Snow fell in gentle flakes from the endless clouds. It would have been beautiful, save for the excruciating pain I was enduring.
Suddenly like a lightning bolt, it hit me. Why am I still alive? How…?
In the distance a dog barked, and faintly I heard men shouting in German.
Nazis! I panicked. But then a darker name entered my mind. A name I feared with every fiber of my being. HYDRA.
I struggled to rise and find shelter in which to hide myself, and that was when I realized that something was catastrophically wrong. I couldn’t move or feel my left arm at all. Believing I dislocated it when I fell, I raised my head with much difficulty.
At the sight of the scarlet snow and the bloody stump that had once been my shoulder, I retched and then choked. Wracking spasms seized me, and I lay violently convulsing in the crimson snow. Unable to control my movements. Unable to breathe. Darkness crept in around the edges of my vision; I was losing too much blood.
The frequent barks and yips of the dogs drew ever nearer, though they sounded like they were miles away. The last thing I saw before I succumbed to the consuming and inviting blackness were the vague outlines of two men carrying large guns.

^^^^^^^^^^^^^^^^^^^^^^^^^^^^^^^^^^^^^^^^^^^^^^^^^^^^^^

When I awoke, yellow lights flickered in the ceiling above me, casting the sickly color on the grungy walls. There were no windows at all, leading me to believe I was being held underground or near the center of an extensive building. Either case, I was in deep trouble.
My head ached, as did my entire body, the muscles of my arms and legs stiff and unused. I sat in some kind of chair; thick metal bands bound my arms to the armrests. As far as I could tell, I was the only person in the room.
Waiting whatever was to come, I wiggled my fingers in an attempt to bring feeling and motion into the rest of my body. Suddenly I stopped. I moved first the fingers of my right hand, and then tentatively did the same to those belonging to my left.
I lost my arm. I lost my arm. I mulled over possible explanations and could find no valid conclusion. Was it a hallucination? But here I was, strapped to a chair, very much alive with two arms.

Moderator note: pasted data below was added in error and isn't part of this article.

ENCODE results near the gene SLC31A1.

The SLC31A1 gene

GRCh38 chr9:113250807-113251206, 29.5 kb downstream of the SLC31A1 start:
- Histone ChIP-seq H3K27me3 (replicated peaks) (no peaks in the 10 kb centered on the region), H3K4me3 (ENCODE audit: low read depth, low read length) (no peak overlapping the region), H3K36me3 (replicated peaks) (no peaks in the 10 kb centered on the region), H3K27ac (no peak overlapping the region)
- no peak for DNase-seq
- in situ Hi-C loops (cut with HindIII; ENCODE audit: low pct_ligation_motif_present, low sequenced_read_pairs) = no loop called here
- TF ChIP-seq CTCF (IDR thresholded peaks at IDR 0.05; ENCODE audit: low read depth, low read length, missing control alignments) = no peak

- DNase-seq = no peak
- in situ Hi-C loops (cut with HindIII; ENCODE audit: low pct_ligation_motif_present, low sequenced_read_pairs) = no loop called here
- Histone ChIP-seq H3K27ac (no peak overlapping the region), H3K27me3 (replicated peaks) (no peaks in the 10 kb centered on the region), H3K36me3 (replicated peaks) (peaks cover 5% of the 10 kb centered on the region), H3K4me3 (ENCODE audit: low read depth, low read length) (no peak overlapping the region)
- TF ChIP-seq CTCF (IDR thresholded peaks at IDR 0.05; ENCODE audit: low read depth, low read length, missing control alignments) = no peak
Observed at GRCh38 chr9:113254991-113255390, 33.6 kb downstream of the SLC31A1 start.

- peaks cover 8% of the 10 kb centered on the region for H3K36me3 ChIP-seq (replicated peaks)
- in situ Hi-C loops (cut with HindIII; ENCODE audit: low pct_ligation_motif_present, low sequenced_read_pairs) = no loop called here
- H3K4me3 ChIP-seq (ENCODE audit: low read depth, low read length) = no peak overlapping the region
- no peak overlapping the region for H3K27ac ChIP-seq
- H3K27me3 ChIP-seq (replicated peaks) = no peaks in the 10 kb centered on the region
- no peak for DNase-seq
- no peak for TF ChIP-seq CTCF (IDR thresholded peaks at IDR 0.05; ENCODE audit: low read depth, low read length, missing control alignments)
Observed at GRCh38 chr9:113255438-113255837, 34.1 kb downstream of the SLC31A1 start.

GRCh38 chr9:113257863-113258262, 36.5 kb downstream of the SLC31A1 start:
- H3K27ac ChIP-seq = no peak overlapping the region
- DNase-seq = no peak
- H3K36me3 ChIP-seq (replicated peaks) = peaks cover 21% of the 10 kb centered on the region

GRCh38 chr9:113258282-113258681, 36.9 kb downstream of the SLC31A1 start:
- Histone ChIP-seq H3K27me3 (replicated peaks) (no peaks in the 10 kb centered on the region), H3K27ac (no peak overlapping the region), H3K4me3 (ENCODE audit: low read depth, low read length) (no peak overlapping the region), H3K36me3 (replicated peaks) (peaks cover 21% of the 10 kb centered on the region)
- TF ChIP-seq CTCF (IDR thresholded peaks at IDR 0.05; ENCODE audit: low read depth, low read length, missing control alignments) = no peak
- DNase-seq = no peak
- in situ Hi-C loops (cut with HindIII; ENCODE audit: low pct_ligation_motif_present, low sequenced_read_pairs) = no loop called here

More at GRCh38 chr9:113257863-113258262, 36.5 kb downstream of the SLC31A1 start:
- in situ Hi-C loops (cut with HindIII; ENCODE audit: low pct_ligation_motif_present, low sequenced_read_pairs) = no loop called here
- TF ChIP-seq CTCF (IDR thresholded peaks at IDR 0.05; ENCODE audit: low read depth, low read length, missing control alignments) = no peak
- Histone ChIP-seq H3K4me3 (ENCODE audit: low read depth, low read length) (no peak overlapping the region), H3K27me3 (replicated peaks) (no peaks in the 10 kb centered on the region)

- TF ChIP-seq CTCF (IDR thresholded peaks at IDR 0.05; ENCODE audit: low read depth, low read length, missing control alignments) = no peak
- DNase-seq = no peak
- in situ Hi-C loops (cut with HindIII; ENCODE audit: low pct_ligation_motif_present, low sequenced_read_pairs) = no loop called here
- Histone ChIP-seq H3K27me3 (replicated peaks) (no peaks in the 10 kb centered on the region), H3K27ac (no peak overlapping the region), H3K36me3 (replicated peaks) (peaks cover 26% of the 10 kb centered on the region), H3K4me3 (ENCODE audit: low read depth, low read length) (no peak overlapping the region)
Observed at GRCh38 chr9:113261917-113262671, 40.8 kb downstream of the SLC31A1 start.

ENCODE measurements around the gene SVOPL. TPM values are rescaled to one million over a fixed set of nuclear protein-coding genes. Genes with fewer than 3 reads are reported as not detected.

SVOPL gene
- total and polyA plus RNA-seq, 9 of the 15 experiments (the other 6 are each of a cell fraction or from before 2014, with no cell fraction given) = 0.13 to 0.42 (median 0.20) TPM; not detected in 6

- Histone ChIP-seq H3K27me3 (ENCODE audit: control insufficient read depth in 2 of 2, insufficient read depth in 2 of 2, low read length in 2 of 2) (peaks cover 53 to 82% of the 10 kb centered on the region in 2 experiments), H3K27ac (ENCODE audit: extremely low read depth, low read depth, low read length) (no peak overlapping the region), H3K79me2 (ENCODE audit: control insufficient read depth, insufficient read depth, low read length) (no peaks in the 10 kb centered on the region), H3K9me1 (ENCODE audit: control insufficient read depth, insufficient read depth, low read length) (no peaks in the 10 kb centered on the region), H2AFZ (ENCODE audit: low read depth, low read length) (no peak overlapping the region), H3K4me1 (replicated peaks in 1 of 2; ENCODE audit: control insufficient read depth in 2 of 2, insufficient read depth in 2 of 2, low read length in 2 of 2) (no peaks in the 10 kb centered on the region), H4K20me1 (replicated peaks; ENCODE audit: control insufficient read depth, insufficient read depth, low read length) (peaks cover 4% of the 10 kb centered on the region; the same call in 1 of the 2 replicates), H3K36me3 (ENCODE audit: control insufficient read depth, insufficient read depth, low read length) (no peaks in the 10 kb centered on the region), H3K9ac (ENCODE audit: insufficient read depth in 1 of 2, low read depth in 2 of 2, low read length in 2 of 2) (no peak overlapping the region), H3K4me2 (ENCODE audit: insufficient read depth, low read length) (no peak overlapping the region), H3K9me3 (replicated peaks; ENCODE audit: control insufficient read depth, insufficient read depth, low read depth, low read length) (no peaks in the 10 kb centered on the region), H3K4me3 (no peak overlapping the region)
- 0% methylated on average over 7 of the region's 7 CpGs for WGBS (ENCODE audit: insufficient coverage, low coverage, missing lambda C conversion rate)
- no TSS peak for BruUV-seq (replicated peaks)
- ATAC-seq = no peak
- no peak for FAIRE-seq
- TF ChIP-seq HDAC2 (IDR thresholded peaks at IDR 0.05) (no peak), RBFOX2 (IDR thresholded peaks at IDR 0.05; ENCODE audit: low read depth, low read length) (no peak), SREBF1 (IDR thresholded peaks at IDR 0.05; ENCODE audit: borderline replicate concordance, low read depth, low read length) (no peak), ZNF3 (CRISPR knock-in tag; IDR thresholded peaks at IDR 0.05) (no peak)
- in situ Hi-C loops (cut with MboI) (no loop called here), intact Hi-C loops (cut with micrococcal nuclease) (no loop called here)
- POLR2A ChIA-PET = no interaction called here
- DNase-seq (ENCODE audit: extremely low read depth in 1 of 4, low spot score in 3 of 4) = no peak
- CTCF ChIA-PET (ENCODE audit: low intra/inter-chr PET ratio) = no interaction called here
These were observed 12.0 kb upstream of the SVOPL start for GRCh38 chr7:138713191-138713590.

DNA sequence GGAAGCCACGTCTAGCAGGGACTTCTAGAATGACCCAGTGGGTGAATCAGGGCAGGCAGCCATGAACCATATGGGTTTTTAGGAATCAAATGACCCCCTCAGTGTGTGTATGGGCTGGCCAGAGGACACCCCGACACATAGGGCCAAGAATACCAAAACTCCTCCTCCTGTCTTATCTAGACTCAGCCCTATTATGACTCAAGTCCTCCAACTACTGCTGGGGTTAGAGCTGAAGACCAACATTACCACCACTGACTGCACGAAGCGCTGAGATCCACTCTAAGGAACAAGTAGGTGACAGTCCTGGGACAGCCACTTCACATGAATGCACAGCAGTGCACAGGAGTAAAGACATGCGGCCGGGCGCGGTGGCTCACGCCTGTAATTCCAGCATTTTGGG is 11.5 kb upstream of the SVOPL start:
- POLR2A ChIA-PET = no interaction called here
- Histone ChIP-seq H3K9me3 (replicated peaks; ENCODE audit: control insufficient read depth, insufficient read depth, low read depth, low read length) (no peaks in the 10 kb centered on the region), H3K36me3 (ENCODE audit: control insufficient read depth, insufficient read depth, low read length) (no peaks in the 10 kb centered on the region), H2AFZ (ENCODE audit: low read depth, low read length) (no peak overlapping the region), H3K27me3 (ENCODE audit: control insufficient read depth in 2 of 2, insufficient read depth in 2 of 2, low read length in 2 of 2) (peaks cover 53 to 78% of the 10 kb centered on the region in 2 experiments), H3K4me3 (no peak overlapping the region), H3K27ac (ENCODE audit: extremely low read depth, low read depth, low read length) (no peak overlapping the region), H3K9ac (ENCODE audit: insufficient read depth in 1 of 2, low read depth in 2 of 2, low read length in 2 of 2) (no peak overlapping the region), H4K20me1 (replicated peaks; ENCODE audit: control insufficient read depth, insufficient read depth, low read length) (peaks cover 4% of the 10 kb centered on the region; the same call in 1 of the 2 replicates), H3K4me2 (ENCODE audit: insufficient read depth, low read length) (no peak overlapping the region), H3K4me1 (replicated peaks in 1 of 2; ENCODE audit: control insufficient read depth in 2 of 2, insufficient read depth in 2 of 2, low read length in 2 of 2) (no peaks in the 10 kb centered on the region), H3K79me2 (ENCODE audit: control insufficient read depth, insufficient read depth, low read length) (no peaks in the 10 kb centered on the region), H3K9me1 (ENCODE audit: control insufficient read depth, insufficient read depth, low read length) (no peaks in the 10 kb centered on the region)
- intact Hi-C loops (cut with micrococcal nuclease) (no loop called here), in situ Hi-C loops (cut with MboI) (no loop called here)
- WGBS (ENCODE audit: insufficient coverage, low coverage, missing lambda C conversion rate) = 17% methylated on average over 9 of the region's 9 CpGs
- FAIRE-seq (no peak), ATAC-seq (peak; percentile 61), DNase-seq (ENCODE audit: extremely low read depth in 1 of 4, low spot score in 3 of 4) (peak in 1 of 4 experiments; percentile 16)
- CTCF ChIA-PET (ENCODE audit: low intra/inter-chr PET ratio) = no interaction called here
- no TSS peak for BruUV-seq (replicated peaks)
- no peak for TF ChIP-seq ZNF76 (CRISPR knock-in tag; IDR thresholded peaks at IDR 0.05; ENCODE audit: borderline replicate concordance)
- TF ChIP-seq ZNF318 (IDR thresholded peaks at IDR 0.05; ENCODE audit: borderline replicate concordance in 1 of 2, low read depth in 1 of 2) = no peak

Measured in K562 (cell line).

The muscles in my neck bulged and constricted when I lifted my head, like I hadn’t used them in quite some time.
  Fearful of what I might see, I looked first at my right arm. It was intact, the flesh pale, but healthy, and the rippling muscle beneath it strong. I sucked in a large amount of air and held my breath as I turned my head to the left.
I stared transfixed at the bands of silver metal that had been fitted perfectly together to form my left arm. From what I could tell, I controlled it as flawlessly as I did my own. But it was cold and foreign. At the place where metal and flesh met, a network of livid red scars began where my captors or my saviors melded the arm to my flesh and ran several inches across my chest and probably my back.
I was conscious when they attached it to what remained of my left shoulder. Vaguely, I recalled the procedure, the experiments, and the unbearable agony I suffered to attain such a thing. The memories weren’t something I would have preferred to retain; I wanted them to disappear, to bury themselves deep into the recesses of my mind and never resurface again. But like so many other memories of torture, I knew they would float just beneath the surface waiting to catch me off-guard with the horrors.
 Just then the iron cage door swung open and in stepped a slender, clean-shaven man wearing circular glasses and a pristine white lab coat. Accompanying him were four other men and women I assumed to be scientists and doctors judging by their apparel.
“Ah, you are awake,” the main doctor said in a heavy Russian accent.
The words would not come when I opened my mouth, nor did my thick tongue comply with my request.